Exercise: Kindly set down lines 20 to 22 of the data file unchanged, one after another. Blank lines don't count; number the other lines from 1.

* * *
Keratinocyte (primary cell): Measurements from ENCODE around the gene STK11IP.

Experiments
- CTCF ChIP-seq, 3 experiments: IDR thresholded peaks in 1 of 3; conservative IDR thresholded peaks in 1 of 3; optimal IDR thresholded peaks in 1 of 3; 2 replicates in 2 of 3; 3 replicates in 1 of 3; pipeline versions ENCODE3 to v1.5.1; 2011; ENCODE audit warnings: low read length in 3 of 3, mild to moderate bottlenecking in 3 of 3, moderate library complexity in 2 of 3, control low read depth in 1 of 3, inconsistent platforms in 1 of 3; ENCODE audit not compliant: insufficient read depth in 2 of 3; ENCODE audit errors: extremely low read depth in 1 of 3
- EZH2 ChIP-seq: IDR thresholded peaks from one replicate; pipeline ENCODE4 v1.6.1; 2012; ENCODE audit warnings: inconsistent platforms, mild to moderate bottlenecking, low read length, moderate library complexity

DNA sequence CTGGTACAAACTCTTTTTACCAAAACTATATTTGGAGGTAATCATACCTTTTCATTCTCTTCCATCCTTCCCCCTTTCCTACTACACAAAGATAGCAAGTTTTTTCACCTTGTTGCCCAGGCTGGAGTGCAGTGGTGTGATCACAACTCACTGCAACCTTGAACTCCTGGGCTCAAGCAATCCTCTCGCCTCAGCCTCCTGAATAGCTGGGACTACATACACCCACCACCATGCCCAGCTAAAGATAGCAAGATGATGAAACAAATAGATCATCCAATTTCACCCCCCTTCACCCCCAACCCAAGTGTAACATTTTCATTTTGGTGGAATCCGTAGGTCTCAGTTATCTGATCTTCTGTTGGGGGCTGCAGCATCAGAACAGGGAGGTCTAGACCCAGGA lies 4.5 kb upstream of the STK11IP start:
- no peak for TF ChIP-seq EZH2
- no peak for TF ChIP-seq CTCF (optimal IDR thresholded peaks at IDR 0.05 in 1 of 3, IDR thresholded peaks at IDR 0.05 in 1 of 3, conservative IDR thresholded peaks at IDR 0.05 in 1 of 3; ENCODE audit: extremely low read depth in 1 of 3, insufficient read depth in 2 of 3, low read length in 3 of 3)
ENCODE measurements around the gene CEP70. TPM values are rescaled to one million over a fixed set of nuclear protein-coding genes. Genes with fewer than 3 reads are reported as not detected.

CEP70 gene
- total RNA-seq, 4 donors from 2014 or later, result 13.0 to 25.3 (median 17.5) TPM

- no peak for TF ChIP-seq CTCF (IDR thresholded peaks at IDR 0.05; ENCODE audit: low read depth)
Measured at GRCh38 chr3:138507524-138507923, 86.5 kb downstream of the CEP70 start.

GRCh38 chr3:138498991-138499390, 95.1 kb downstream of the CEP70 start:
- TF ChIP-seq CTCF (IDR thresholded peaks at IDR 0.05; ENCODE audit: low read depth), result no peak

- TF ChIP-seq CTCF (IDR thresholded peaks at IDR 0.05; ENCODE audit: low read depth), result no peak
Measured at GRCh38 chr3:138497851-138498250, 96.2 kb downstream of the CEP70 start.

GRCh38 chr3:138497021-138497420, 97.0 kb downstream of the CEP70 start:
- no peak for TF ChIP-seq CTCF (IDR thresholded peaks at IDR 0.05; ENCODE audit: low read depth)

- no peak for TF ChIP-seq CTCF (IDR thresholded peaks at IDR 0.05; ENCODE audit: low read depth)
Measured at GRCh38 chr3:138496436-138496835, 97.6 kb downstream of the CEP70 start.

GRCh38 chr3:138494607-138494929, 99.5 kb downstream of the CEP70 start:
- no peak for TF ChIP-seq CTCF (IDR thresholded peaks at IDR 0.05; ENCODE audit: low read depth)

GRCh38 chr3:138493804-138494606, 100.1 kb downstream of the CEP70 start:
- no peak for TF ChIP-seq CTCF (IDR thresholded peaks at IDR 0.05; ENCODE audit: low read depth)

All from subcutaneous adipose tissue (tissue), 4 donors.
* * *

Measured at GRCh38 chr3:138496436-138496835, 97.6 kb downstream of the CEP70 start.

GRCh38 chr3:138494607-138494929, 99.5 kb downstream of the CEP70 start:
- no peak for TF ChIP-seq CTCF (IDR thresholded peaks at IDR 0.05; ENCODE audit: low read depth)